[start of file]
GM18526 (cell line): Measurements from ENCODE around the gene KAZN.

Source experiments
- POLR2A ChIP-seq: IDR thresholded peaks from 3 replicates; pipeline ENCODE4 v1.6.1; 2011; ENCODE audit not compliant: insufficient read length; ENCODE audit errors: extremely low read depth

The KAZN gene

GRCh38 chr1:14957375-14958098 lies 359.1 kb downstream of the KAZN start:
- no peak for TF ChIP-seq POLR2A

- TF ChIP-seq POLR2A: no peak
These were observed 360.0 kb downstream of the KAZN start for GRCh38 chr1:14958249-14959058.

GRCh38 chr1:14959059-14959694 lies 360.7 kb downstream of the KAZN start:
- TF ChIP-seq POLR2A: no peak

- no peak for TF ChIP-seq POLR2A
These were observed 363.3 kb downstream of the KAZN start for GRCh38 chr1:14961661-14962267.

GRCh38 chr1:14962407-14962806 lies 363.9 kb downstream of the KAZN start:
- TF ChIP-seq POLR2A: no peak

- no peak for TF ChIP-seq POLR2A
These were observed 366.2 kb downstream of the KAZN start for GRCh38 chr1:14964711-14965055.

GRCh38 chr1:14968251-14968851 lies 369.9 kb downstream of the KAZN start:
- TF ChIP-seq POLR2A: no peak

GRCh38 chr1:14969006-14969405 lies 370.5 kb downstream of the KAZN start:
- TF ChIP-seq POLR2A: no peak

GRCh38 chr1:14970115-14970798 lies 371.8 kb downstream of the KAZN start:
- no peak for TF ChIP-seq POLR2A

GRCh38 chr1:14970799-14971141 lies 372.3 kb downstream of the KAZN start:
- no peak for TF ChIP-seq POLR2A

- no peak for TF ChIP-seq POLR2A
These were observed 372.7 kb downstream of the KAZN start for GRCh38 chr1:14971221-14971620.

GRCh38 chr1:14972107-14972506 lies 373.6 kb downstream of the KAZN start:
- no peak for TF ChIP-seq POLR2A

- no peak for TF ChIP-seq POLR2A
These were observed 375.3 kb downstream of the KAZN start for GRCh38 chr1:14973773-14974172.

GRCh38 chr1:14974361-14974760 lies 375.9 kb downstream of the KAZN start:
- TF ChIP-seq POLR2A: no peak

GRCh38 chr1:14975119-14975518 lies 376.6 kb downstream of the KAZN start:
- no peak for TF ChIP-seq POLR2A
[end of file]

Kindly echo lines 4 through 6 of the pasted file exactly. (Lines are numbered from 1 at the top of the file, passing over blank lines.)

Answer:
The KAZN gene

GRCh38 chr1:14957375-14958098 lies 359.1 kb downstream of the KAZN start:
- no peak for TF ChIP-seq POLR2A